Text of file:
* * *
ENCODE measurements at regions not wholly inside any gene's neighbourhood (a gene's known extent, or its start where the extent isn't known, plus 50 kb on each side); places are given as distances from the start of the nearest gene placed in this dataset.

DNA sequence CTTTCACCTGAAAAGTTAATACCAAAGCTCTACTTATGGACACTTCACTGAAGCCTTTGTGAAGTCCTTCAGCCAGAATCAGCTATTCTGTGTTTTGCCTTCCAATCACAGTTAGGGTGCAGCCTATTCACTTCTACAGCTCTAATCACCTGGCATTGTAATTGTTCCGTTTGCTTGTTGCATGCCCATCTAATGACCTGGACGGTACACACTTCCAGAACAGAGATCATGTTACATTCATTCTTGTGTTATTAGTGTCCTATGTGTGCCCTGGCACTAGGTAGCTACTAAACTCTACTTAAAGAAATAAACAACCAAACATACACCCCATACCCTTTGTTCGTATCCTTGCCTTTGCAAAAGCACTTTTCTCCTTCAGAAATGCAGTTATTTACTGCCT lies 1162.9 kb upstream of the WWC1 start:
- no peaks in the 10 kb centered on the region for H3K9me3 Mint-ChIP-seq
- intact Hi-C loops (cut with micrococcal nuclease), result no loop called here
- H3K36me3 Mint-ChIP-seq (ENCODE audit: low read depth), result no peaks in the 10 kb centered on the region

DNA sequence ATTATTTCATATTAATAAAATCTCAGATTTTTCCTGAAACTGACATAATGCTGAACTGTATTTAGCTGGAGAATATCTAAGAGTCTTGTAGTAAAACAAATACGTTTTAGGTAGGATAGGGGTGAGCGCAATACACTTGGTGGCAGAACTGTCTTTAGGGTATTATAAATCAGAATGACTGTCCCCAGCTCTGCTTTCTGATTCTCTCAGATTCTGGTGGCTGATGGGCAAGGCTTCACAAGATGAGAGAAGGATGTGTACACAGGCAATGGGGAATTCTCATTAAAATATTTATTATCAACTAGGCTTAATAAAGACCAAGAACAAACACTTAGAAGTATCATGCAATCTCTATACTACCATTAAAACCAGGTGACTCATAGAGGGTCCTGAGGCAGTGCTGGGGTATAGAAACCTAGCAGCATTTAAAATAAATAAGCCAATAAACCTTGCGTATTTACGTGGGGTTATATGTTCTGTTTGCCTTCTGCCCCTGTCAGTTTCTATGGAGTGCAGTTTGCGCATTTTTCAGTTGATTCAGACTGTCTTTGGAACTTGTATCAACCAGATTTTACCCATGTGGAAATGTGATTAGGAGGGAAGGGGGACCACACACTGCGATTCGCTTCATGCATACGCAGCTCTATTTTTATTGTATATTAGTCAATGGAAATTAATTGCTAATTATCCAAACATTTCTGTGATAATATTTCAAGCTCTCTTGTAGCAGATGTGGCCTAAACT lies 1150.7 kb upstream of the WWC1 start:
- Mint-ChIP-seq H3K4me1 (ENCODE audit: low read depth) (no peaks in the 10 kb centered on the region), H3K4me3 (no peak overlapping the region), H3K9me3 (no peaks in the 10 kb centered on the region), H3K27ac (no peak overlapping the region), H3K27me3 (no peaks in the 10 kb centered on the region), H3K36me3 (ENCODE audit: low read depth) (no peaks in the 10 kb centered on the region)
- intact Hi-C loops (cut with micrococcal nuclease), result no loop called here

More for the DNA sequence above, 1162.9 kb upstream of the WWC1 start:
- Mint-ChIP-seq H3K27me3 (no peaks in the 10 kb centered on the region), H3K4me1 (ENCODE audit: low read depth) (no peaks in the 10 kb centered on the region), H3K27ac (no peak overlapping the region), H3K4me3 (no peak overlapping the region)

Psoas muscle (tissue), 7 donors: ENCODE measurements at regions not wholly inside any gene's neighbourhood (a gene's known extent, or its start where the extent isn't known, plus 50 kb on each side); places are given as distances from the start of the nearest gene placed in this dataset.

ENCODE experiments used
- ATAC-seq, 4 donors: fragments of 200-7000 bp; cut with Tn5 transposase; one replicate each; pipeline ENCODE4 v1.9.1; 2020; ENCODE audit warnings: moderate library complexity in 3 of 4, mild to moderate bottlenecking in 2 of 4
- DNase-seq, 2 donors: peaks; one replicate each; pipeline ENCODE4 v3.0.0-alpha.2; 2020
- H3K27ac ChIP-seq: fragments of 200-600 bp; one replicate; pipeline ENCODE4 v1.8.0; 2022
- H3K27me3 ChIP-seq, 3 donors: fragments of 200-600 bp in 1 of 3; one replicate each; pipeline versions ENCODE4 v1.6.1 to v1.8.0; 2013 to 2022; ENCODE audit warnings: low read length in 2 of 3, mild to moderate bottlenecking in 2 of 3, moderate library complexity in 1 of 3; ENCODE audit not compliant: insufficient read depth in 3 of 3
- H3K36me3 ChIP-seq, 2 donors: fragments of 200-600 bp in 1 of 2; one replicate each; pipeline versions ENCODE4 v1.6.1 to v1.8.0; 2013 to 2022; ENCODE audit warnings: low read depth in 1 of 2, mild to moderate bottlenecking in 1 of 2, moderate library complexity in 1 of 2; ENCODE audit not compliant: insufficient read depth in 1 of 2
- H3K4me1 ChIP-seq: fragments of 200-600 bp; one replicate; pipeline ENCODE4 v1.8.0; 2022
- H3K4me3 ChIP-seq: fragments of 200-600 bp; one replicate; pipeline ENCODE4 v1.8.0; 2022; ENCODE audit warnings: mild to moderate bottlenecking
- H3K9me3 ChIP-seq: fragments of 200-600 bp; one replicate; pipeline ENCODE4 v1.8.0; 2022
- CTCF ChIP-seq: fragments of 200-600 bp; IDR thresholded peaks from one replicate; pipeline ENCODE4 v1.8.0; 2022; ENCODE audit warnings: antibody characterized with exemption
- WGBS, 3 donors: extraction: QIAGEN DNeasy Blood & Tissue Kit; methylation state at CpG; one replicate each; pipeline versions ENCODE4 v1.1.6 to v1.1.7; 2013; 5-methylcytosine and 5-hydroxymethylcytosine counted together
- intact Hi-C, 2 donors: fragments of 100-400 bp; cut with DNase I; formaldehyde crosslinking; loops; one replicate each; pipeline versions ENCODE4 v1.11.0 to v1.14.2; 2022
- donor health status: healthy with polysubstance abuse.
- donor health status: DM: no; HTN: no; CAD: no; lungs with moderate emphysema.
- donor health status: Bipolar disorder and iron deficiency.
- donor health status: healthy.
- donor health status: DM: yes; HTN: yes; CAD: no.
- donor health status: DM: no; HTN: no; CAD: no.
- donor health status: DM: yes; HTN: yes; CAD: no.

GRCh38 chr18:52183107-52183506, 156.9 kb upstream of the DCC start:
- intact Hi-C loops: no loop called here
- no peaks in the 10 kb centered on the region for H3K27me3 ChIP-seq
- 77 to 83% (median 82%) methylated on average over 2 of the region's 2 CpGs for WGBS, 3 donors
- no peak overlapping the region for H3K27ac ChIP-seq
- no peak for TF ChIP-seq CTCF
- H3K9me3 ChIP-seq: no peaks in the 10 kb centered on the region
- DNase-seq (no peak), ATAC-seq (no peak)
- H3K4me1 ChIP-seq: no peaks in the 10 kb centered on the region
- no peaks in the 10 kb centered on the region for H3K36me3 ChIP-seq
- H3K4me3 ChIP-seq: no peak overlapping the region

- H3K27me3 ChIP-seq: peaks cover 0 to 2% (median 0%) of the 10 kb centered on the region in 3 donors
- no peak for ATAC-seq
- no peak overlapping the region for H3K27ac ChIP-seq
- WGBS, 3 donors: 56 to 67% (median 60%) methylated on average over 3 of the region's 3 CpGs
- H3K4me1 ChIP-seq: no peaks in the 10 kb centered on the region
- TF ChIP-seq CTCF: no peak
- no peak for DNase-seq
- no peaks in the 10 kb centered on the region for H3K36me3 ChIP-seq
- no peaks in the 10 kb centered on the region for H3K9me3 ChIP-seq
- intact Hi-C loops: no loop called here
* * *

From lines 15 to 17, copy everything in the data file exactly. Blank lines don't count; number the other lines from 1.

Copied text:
- H3K27ac ChIP-seq: fragments of 200-600 bp; one replicate; pipeline ENCODE4 v1.8.0; 2022
- H3K27me3 ChIP-seq, 3 donors: fragments of 200-600 bp in 1 of 3; one replicate each; pipeline versions ENCODE4 v1.6.1 to v1.8.0; 2013 to 2022; ENCODE audit warnings: low read length in 2 of 3, mild to moderate bottlenecking in 2 of 3, moderate library complexity in 1 of 3; ENCODE audit not compliant: insufficient read depth in 3 of 3
- H3K36me3 ChIP-seq, 2 donors: fragments of 200-600 bp in 1 of 2; one replicate each; pipeline versions ENCODE4 v1.6.1 to v1.8.0; 2013 to 2022; ENCODE audit warnings: low read depth in 1 of 2, mild to moderate bottlenecking in 1 of 2, moderate library complexity in 1 of 2; ENCODE audit not compliant: insufficient read depth in 1 of 2